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I'm quite used to finding small fish vertebra from these small sized fish coprolites @GeschWhat from the Oxford Clay of Peterborough.

 

5e9fe8f3d7df8_fishvertebraincoprolite1.jpg.9fecb41d5293e345815e33441595cf56.jpg

5e9fe99cab1af_fishvertebraincoprolite2.jpg.7f021317c1bd83b4c0c336f1ca52c839.jpg5e9fe9ffc3a10_fishvertebraincoprolite3.jpg.bba611605a283f0bc8aa1895ca1e13da.jpg

5e9fec4c810ee_fishvertebraeincoprolite4.jpg.1b6f8cb56758ad17cf45344d073d813f.jpg

 

But this one below has more of a shark vertebra appearance, or are there different variations of fish vertebrae. 

 

5e9fe9d467ed9_unknownvertebrainfishcoprolite1a.jpg.685f6d182b4b2be9b48d1cd13e1bdb09.jpg

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All vertebrae measuring between 2 and 3 millimetres. 

 

 

 

This one below is also a fish vertebra. 

fish vertebra in coprolite 5.jpg

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Tidgy's Dad

What lovely little specimens! :)

I agree, the one does look like a shark vert. 

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WOW, I would say shark vertebra as well. That is the first I've seen in an Oxford Clay coprolite. Thanks for sharing it!

 

 

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9 minutes ago, GeschWhat said:

WOW, I would say shark vertebra as well. That is the first I've seen in an Oxford Clay coprolite. Thanks for sharing it!

 

 

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Lori's in Love! I see this relationship standing the test of time.

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1 minute ago, Darktooth said:

Lori's in Love! I see this relationship standing the test of time.

Definitely! Oxford Clay copros are one of my favorites!

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1 hour ago, GeschWhat said:

Definitely! Oxford Clay copros are one of my favorites!

These coprolites are very appealing. I think I may also be in love with that tiny shark vert!:wub:

 

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I cannot for love nor money find any information relating to a shark vertebra ever being found from The Peterborough Member (Callovian, Middle Jurassic) of the Oxford Clay Formation, UK

 

All help would be most welcome, perhaps this may be a first. :zzzzscratchchin:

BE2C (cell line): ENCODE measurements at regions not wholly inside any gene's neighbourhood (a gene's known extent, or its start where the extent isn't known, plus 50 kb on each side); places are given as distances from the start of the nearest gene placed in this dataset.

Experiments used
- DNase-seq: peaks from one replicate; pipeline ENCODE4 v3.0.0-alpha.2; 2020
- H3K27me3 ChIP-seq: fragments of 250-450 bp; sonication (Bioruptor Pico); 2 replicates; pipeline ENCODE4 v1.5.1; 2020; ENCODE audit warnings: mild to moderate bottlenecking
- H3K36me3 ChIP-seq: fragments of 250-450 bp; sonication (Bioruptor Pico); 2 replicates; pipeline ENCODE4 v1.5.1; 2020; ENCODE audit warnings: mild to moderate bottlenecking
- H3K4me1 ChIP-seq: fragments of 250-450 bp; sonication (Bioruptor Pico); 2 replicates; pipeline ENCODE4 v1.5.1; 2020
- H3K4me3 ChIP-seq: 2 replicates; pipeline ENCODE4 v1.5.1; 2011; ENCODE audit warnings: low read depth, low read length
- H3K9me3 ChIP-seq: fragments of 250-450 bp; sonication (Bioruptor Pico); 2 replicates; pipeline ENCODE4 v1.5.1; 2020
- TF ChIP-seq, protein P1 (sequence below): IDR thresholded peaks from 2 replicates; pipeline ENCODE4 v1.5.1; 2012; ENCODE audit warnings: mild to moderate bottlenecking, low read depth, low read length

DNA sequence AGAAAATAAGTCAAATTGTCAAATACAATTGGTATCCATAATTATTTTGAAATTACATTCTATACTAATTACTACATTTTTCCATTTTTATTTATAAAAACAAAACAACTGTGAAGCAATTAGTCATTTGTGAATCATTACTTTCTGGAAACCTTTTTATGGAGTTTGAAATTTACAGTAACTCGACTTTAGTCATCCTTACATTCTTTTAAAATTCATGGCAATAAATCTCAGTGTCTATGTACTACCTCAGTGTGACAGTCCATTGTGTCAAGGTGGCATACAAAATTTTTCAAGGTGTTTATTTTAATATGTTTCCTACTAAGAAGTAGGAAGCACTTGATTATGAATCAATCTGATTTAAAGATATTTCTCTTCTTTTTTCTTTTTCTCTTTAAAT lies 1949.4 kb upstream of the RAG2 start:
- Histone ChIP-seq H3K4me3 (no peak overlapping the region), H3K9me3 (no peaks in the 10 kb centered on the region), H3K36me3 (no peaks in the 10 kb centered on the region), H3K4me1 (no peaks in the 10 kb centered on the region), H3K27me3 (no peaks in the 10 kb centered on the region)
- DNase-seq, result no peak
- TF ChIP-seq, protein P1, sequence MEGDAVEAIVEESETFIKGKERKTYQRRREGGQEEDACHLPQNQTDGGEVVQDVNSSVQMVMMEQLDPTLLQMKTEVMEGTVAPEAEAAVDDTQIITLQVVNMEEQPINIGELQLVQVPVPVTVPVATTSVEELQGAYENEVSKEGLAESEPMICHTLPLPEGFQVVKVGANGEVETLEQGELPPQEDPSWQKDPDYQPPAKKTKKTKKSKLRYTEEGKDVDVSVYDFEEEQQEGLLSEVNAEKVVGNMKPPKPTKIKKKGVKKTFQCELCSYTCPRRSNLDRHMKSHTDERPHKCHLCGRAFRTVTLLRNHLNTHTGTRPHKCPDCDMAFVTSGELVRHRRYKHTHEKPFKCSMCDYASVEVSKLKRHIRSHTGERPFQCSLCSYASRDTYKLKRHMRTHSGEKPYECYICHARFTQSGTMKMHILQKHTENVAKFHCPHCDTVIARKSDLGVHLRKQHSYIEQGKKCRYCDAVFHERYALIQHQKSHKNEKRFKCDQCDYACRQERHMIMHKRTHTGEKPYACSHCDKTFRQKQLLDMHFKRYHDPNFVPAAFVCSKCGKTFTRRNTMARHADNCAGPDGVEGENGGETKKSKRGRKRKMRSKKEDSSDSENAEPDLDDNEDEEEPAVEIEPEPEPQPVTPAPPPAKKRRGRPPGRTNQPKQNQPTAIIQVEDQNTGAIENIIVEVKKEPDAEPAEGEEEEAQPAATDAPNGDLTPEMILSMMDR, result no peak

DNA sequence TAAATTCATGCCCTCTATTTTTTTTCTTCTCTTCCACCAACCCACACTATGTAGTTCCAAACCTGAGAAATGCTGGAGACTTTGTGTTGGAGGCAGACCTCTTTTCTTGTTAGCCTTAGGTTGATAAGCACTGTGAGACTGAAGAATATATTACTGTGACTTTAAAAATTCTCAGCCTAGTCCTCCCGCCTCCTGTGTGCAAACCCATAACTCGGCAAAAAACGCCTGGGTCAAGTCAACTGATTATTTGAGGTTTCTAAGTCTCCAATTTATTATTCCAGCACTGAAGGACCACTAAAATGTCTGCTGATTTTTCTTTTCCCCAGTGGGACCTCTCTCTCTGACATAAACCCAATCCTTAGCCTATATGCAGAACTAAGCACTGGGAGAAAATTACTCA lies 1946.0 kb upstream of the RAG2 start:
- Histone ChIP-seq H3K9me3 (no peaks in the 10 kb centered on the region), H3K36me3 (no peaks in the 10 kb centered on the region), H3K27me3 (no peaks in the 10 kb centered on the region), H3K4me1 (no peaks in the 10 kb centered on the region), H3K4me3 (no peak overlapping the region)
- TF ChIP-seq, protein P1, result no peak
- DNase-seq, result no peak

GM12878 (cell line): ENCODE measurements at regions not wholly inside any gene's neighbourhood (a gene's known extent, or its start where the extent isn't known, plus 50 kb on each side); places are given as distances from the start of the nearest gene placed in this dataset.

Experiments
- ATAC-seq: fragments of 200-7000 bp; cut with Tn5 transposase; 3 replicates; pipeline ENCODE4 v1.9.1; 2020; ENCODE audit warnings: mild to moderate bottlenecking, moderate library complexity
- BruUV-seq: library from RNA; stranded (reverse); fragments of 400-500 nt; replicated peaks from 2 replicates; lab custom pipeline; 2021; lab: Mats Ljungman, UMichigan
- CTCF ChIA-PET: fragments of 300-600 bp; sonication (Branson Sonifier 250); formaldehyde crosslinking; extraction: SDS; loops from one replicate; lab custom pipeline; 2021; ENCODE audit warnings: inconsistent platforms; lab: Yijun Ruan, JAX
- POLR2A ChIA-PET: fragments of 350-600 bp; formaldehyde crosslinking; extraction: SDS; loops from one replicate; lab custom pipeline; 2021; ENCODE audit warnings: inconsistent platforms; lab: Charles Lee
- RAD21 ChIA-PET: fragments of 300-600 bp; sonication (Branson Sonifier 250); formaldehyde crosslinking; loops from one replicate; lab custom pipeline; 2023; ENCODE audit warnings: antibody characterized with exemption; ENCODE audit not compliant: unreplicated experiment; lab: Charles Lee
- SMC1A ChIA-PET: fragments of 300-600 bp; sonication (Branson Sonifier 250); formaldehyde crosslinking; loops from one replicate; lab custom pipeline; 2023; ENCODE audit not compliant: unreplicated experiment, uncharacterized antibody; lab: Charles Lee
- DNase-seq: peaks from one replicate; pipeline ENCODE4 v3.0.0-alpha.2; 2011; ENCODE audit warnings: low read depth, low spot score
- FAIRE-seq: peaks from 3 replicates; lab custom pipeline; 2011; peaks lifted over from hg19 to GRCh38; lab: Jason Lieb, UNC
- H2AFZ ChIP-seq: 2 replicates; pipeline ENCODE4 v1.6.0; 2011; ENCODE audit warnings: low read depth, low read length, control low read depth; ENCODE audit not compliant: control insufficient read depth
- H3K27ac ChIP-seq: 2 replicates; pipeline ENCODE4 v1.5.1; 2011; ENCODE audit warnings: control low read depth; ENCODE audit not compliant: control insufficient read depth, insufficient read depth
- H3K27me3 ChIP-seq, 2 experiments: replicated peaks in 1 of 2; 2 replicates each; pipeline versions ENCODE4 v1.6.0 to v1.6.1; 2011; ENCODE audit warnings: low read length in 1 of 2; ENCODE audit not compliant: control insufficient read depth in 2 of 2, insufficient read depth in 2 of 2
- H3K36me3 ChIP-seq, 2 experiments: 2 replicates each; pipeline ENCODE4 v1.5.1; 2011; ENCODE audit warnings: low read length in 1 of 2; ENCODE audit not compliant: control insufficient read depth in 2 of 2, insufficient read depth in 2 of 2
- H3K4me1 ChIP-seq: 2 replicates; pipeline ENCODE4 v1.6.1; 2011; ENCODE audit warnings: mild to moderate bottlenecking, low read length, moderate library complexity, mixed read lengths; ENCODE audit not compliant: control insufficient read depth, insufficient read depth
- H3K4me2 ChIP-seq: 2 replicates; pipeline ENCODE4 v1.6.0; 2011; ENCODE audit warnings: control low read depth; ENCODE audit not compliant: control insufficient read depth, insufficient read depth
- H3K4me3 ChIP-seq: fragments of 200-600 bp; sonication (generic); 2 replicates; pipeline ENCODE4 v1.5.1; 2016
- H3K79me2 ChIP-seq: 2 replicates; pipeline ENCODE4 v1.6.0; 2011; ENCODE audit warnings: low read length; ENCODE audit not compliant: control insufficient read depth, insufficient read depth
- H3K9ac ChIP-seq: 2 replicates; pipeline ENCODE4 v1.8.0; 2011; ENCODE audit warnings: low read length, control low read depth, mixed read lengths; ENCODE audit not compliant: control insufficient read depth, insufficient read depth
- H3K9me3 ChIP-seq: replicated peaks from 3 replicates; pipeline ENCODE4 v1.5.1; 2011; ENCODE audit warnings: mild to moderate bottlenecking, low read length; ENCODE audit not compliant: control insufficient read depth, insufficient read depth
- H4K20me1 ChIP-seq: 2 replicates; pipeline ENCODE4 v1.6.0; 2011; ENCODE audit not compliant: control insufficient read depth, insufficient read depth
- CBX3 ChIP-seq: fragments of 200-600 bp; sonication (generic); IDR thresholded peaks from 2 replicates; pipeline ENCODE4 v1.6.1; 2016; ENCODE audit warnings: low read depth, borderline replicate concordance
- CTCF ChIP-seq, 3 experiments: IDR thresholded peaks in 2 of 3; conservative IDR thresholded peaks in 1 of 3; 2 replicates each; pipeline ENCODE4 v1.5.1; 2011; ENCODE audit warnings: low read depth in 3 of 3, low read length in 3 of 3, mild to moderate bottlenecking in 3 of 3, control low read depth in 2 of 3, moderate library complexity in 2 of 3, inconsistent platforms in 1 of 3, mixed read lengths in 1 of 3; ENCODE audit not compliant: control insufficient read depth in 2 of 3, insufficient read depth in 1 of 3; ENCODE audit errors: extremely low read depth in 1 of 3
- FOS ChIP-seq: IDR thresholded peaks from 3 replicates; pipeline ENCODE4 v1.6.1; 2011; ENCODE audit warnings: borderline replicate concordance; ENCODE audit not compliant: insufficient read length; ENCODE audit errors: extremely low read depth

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DPS Ammonite

Here is a 2016 reference about a new shark from the Peterborough Member that may be a good starting point for your research. Check out it’s references. Contact the authors; they may be able to answer your question since they had to do a literature search. 
 

https://www.researchgate.net/profile/Christopher_Duffin/publication/305823719_First_occurrence_of_the_orectolobiform_shark_Akaimia_in_the_Oxford_Clay_Formation_Jurassic_Callovian_of_England/links/5a27f4dea6fdcc8e866e9a83/First-occurrence-of-the-orectolobiform-shark-Akaimia-in-the-Oxford-Clay-Formation-Jurassic-Callovian-of-England.pdf?origin=publication_detail

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A shark vertebra in a coprolite from anywhere is extremely rare. I think I may have seen it once before, but I can't think of where. I tried a google search, and nothing. Definitely a gem!  :envy:

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Hi @GeschWhat yes you are right, you only ever find the more resistant elements such as teeth, scales and the fin spines in the Oxford Clay.

 

I managed to contact one of the authors from this paper below a couple of days ago, just before @DPS Ammonite gave me the heads up. And was told it certainly looks like a "shark vertebra". I'm going to ask the authors again if they might think it could be from this type of shark. 

 

"First occurrence of the orectolobiform shark Akaimia in the Oxford Clay
Formation (Jurassic, Callovian) of England" 

 

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